5 Innovative Tools to Build Voice Experiences

Mary Tomasso
Women in Voice
Published in
7 min readDec 17, 2020


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Back in 1966, when the first chatbot ELIZA was created, you had to be a computer scientist to be able to design a chatbot. AI was at its very early stage, and probably nobody would have imagined that in 2020 a linguist would have been able to design conversational AI.

As chatbots and voice assistants became more and more popular, new platforms, software, and tools to build them came to the market.

AI-based and non-AI-based digital assistants

We must make a distinction between tools based on Artificial Intelligence — specifically Machine Learning, Natural Language Understanding (NLU), and Natural Language Processing (NLP) — and platforms that allow us to build digital assistants based on rules.

AI-based virtual assistants will learn from human interaction, which makes them capable of understanding even more complex sentences. Rule-based ones will respond and interact based on rules such as keywords and yes/no.

I turned to Yaki Dunietz , founder and CEO of CoCoHub for an explanation on the difference between both and this was his answer:

“Rule-based is as much AI as machine learning.

For conversational purposes, machine learning is only effective in defining intents, which can easily be achieved with little or no machine learning at all.”

AI-based chat and voicebot platforms

Presently, some of the most popular platforms to build AI-based assistants are Dialogflow by Google, Watson by IBM, Lex by Amazon, Microsoft Bot Framework, and Rasa.

While we are not going into the details of these tools in this post, they are certainly worth mentioning.

Some of these solutions are not affordable, require technical knowledge, or have a steeper learning curve, but they are increasingly widespread, and knowing them might represent a competitive advantage.

Non-AI-based chat and voice bot platforms

These are usually very intuitive, affordable, and easy to use tools. Many allow for the design, prototyping, and deployment of digital assistants, making building a voice experience quite easy.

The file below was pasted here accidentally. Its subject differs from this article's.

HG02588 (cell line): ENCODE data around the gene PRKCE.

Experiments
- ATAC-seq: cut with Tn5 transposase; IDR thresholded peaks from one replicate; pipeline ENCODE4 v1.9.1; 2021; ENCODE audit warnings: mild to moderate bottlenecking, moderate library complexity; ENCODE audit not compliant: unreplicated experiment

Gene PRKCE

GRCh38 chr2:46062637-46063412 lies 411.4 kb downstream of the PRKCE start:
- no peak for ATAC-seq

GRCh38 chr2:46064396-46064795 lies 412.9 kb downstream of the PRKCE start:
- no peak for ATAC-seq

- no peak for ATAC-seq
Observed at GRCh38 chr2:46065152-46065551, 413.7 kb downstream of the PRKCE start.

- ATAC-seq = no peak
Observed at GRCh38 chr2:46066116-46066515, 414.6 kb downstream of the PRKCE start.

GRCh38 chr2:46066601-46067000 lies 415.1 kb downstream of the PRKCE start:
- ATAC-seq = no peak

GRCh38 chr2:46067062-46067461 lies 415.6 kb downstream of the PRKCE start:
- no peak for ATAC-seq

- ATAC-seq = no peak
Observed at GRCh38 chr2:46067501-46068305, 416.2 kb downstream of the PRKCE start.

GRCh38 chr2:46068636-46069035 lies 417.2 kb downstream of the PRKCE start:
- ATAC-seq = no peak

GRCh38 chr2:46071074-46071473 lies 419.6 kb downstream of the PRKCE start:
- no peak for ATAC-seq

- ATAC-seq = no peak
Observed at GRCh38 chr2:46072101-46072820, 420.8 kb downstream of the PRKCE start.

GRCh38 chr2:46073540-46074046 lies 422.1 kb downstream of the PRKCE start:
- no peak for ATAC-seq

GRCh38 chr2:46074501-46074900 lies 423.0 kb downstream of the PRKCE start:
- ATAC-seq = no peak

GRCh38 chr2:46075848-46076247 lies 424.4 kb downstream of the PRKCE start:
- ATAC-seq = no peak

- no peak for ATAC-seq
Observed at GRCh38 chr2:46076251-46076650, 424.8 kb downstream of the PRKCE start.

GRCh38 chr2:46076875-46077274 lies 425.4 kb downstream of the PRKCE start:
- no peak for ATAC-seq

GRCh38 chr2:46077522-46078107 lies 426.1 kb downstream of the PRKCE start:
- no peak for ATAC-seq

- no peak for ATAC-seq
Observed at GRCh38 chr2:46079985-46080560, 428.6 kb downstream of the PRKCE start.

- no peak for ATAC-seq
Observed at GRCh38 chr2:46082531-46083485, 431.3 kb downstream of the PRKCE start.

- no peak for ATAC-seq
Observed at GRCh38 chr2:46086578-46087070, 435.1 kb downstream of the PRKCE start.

In some cases, they are a sort of hybrid, and at some point, they rely on AI, but not as much as the above-mentioned tools.

There are so many new platforms being created every day that it’s becoming hard to keep pace, and at a certain point, we need to build our toolkit and make a choice.

These two are my favorite when it comes to designing a voice experience.


Voiceflow is THE voice prototyping tool. It’s neat, clean, intuitive, and definitely a must-have in the conversation designer’s toolkit.

It is 100% oriented to voice assistants, making building and deploying an Alexa voice skill or Google action a matter of minutes.

You start from a design canvas and build your flow by adding blocks, in a logical sequence starting from the invocation (Home) to the exit.

You’ll find blocks in the left menu within “Steps”. Each block once dragged into the workspace can be fully customized, including choice of voice, pitch, speed, etc.

You could even upload an MP3 file with a custom voice, and build visual screens for Echo Show devices via Alexa Presentation Language (APL).

If you don’t immediately think it’s intuitive, you can navigate through the comprehensive library of tutorials on their Youtube channel. They will walk you through pretty much every step: there’s no excuse for not trying it and mastering it!

You can also choose among a bunch of templates if you are not ready to start from scratch.

Once you link your Alexa Developer and Google Actions Consoles, you can easily deploy to those platforms.


These are the current pricing plans. You can start with the free plan and consider upgrading when you have a team because team collaboration between content strategists and developers on Voiceflow can be crucial.


Maybe I’m biased because I am a CoCoHub certified designer, but I really like the tool, I found the training to be very helpful, and I got to know the platform well enough as to provide an honest and accurate review.